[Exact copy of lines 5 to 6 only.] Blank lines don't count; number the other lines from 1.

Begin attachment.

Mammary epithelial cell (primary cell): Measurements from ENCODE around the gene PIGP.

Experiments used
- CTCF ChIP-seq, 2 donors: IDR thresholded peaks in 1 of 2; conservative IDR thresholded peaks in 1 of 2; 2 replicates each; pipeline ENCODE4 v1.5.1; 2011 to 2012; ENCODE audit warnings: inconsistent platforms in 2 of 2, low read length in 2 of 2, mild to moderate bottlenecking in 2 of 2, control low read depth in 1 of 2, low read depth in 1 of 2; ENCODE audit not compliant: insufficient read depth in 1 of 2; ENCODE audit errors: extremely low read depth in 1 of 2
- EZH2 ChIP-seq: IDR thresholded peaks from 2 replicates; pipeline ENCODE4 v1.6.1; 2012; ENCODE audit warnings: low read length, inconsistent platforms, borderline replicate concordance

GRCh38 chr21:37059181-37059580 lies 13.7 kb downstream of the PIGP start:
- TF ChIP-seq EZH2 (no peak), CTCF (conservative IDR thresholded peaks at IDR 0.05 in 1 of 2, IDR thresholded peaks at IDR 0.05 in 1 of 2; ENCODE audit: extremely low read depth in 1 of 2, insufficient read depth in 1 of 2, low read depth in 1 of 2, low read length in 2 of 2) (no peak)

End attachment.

GRCh38 chr21:37059181-37059580 lies 13.7 kb downstream of the PIGP start:
- TF ChIP-seq EZH2 (no peak), CTCF (conservative IDR thresholded peaks at IDR 0.05 in 1 of 2, IDR thresholded peaks at IDR 0.05 in 1 of 2; ENCODE audit: extremely low read depth in 1 of 2, insufficient read depth in 1 of 2, low read depth in 1 of 2, low read length in 2 of 2) (no peak)